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WHY PSALM OF ASCENTS POST 3

Whenever you hear the phrase, “the pilgrim road,” used in antiquity, it was usually referring to a particular road or path to a holy place. This is somewhat true with Jewish pilgrimages to the temple in Israel. If you were coming from lands North or East of Israel, you wound up coming through Galilee. From Galilee, there were two paths to Jerusalem and they were the closest things to a pilgrim road for the Jewish believer.

One path went through Samaria and that was the most direct path, but traveling in Samaria had its drawbacks that we’ll talk about later. The other road went through Perea and was much longer, but you were among Jews most of the way.

Because the trip was long and could go through some unfriendly places, travelling was generally done in groups – the larger, the better. As they travelled, they would encounter other groups of pilgrims and merge into even larger, safer groups. That’s one of the huge advantages of having designated paths of pilgrimage. The closer you get to your destination, the more likely you are to encounter help and friendship.

Eventually, the pilgrim reaches his goal, which is a holy place. In the case of our Jewish friends, it is the Holy City and the Temple. But the place is not the actual goal. Getting right with God is the goal. Knowing you’ve fulfilled your obligations to your faith and to your fellow believers, knowing you are as right before God as you can be, that is the goal. It is a worthy goal. A goal for which pilgrims still travel today.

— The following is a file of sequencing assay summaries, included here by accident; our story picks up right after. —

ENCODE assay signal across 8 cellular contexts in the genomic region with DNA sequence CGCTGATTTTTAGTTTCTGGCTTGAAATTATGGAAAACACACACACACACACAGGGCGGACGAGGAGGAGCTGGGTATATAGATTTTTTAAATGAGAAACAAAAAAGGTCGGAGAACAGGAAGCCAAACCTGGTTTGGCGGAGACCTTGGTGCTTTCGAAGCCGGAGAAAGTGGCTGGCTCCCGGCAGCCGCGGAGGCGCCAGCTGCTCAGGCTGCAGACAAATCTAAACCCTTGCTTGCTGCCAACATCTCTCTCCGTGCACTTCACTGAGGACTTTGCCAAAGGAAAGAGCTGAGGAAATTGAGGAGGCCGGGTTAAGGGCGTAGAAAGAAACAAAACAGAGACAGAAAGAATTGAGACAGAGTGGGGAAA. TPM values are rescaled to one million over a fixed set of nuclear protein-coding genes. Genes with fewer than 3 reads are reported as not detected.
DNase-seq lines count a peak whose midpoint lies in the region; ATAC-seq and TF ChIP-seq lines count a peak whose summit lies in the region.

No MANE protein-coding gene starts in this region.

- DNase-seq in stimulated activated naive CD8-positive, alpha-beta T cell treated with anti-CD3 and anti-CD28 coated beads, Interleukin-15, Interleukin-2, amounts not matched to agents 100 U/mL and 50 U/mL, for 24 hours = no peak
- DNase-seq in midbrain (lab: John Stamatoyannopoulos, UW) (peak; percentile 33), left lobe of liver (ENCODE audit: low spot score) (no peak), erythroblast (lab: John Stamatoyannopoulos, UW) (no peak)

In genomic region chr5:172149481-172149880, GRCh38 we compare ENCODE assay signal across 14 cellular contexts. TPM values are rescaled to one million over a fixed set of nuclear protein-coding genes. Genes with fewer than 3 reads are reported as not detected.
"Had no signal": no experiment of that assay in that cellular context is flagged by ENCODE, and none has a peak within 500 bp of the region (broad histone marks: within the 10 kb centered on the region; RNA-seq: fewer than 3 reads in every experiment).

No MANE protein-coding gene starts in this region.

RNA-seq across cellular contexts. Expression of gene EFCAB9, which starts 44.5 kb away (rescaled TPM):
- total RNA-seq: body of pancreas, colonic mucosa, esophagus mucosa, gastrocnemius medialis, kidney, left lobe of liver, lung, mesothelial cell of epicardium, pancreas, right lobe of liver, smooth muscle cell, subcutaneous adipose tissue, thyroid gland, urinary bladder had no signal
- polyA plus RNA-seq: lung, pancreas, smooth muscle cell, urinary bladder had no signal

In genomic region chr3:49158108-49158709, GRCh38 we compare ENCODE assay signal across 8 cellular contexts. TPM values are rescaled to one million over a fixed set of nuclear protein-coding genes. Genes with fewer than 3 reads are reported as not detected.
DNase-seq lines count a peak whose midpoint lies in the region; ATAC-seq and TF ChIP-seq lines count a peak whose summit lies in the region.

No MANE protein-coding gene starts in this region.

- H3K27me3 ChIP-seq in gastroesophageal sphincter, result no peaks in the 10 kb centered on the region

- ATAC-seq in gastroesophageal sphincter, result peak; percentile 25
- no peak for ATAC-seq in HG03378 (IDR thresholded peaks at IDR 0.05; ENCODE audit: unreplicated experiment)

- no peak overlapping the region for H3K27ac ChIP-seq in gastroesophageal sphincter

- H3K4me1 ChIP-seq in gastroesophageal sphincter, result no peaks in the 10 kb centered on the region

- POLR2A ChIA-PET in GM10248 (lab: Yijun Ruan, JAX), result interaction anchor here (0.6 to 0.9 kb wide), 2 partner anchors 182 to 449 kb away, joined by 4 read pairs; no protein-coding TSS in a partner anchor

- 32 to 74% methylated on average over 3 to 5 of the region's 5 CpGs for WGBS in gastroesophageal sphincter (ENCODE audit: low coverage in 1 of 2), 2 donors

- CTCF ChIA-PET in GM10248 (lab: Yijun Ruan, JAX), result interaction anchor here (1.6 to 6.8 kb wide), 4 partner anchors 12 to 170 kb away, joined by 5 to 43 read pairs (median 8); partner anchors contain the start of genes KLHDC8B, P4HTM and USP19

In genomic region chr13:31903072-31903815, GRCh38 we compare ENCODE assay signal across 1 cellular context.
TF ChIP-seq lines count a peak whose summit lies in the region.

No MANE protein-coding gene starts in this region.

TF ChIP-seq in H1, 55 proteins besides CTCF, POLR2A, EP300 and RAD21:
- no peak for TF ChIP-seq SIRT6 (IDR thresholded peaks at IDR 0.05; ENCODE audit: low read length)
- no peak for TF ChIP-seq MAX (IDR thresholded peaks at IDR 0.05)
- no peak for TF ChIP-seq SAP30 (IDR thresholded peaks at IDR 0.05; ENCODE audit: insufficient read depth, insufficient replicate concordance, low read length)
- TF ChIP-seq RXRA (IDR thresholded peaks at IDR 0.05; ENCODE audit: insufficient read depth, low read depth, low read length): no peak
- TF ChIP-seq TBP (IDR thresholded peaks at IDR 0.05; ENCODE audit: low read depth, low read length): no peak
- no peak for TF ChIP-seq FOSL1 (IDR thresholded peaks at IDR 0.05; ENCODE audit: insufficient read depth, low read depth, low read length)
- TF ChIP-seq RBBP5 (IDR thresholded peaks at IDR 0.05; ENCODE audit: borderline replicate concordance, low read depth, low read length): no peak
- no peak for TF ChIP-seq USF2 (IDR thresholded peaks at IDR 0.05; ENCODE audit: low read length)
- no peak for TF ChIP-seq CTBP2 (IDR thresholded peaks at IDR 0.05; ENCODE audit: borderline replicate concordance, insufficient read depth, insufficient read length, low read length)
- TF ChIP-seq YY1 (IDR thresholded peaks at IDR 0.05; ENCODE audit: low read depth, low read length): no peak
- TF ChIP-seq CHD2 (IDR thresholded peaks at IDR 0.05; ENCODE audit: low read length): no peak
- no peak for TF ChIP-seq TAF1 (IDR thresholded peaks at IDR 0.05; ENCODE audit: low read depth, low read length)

Of course, in Jesus, the whole thing gets turned around. Jesus says He is The Way, The Gate, The Narrow Path. In other words, Jesus is THE Pilgrim Road for us who believe. And once we have Jesus — or better, He has us — then we already have everything. I become as righteous as I can ever be because I gain His righteousness. I become as close to God as I can be. I’m one with Him. The obligations set forth by my sin are fulfilled by His sacrifice for me which is awesome because I could walk back and forth to the Temple a billion times and not begin to cover the distance sin had created between us. Now, I am the Temple; for His Holy Spirit resides in me.

So, when we believe in Him, we are automatically on the the pilgrim road. Our goal is no longer the destination. It is the road itself. It is getting to know The Way, The Truth and The Life. It becomes about understanding the bends and bumps and ups and downs, and how many of those came from me taking shortcuts. And of course, the closer you get to the Road, the more likely you are to encounter help and friendship; but also, the more likely you are to BE help and friendship. For us, the Road is not taking us to a physical destination, but rather we are moving to a place where we become indistinguishable from The Road Himself.
Pilgrims of this world start towards a destination in the hopes of redemption. The Christian pilgrim starts with the destination — with redemption — and then travels until all the things that are not Jesus have fallen away.

– Keith Troop